Moving into the Bronze and Iron Ages, we can see some examples of lituus – long-stemmed bronze flutes of Etruscan origin (subsequently adopted by the Romans to sound their cavalry charges), an 800 BC chalcophone (a bronze frame containing rows of metal rings that make a sound like gravel being shaken in a jar) and the double pipes known as the Greek aulos (the Romans called them tibia), made of bone with two protective cases of finely hammered metal. The tone could be adjusted by turning bronze rings inserted between the mouthpiece and the pipe. The aulos is known to have been in use for 3000 years. It features in the wall paintings of Pompeii as well as in the 490 BC Tomb of the Leopard at Tarquinia.

 Other intriguing wind instruments include the Greek salpinx (Aristotle compared its sound to the trumpeting of elephants), the circular terracotta trumpets of the Celtiberian tribes of northern Spain, the Roman G-shaped battle horn which curled round the body of the soldier-musician - sometimes spiked to make it into a deadly weapon, and the Iron Age Loughnashade horn from Ireland.

 The most spectacular exhibit, however, is the monumental 2 m-long bronze carnyx of Celtic origin, found at Tintignac, France, in 2004. It was buried with seven other examples that had all been ritually silenced with spears thrust down their long shafts. The carnyx was designed to strike terror into the hearts of the enemy. Its bell was in the form of a snarling boar's head with large wing ears – resembling more a dragon than a boar to tell the truth. It is very much in evidence on Trajan's Column in Rome.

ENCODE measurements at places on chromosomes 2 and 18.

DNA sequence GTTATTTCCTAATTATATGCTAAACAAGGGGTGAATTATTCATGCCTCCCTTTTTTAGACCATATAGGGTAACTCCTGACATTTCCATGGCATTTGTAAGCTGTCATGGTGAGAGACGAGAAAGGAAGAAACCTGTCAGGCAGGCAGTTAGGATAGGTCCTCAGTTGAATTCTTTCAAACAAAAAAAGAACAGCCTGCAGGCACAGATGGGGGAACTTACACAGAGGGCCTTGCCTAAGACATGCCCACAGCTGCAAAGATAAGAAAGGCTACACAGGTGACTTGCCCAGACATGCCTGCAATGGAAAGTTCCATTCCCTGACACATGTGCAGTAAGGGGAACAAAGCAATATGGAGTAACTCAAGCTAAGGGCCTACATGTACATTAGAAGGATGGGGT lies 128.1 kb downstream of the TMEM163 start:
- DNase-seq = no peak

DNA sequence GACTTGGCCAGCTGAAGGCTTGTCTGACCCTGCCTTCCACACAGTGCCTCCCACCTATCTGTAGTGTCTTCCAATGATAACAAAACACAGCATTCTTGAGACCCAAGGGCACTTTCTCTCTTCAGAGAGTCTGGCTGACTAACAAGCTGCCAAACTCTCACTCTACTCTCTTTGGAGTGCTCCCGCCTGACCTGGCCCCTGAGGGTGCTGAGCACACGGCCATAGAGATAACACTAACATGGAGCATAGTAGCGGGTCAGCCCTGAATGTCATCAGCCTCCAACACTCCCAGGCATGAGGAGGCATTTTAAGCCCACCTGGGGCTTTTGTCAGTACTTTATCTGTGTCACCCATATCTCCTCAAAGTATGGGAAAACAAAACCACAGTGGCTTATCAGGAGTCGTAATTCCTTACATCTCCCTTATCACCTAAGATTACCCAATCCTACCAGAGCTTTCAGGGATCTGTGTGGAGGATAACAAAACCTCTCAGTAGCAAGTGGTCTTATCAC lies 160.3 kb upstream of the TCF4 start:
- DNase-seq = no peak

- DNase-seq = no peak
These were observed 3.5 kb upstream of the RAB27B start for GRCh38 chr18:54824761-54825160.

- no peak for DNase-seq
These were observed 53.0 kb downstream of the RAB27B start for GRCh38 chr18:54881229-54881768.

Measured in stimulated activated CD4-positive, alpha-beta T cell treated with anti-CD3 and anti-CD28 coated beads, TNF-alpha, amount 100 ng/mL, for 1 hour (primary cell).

The EMAP project also demonstrates just how much ideas travelled, even in remote times.  It revealed that the lyre and other string instruments originated in the Mediterranean area but soon found their way to the remote north. The bronze horns, on the contrary, travelled the other way, originating in the Baltic and in Britain during the Bronze Age to subsequently spread south to Etruria and France.

 Some traditional instruments are still in use today. The “European Whistle Map” shows a large collection of clay whistles from all over Europe, in all kinds of shapes and colours, that continue to be produced today just like they were 7000 years ago – a demonstration that music continues to cross borders and hold through the ages the same eternal and universal allure.

  ArchaeoMusica – the Sounds and Music of Ancient Europe is an itinerant exhibition, which has so far been shown in Sweden, Spain, Slovenia and Tarquinia. It runs in Rome until the 6th December , when it will move onto Germany. Open 10-18 every day except Mon. Entrance is free



Etruscan pipe player hidden in the Tarquina Tombs. Photo by Margaret Stenhouse